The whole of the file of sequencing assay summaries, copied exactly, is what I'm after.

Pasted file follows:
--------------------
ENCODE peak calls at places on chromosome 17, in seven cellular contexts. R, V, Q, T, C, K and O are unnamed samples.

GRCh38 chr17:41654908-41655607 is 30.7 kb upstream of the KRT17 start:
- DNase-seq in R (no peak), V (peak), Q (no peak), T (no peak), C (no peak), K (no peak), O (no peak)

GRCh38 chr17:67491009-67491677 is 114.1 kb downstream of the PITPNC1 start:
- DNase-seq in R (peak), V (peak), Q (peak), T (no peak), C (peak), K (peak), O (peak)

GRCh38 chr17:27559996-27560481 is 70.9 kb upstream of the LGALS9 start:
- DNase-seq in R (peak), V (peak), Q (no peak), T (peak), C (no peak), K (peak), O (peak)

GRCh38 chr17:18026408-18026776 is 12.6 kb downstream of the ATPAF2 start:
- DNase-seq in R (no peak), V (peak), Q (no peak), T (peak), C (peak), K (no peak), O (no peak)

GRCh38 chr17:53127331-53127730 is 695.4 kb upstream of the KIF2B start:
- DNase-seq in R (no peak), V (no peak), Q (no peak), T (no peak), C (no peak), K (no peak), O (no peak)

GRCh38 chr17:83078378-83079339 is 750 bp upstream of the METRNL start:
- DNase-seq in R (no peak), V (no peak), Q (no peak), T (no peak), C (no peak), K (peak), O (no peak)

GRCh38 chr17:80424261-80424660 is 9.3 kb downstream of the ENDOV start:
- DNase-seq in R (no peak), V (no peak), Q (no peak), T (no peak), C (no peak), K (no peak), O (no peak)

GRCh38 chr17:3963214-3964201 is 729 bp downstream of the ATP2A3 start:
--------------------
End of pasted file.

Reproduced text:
ENCODE peak calls at places on chromosome 17, in seven cellular contexts. R, V, Q, T, C, K and O are unnamed samples.

GRCh38 chr17:41654908-41655607 is 30.7 kb upstream of the KRT17 start:
- DNase-seq in R (no peak), V (peak), Q (no peak), T (no peak), C (no peak), K (no peak), O (no peak)

GRCh38 chr17:67491009-67491677 is 114.1 kb downstream of the PITPNC1 start:
- DNase-seq in R (peak), V (peak), Q (peak), T (no peak), C (peak), K (peak), O (peak)

GRCh38 chr17:27559996-27560481 is 70.9 kb upstream of the LGALS9 start:
- DNase-seq in R (peak), V (peak), Q (no peak), T (peak), C (no peak), K (peak), O (peak)

GRCh38 chr17:18026408-18026776 is 12.6 kb downstream of the ATPAF2 start:
- DNase-seq in R (no peak), V (peak), Q (no peak), T (peak), C (peak), K (no peak), O (no peak)

GRCh38 chr17:53127331-53127730 is 695.4 kb upstream of the KIF2B start:
- DNase-seq in R (no peak), V (no peak), Q (no peak), T (no peak), C (no peak), K (no peak), O (no peak)

GRCh38 chr17:83078378-83079339 is 750 bp upstream of the METRNL start:
- DNase-seq in R (no peak), V (no peak), Q (no peak), T (no peak), C (no peak), K (peak), O (no peak)

GRCh38 chr17:80424261-80424660 is 9.3 kb downstream of the ENDOV start:
- DNase-seq in R (no peak), V (no peak), Q (no peak), T (no peak), C (no peak), K (no peak), O (no peak)

GRCh38 chr17:3963214-3964201 is 729 bp downstream of the ATP2A3 start: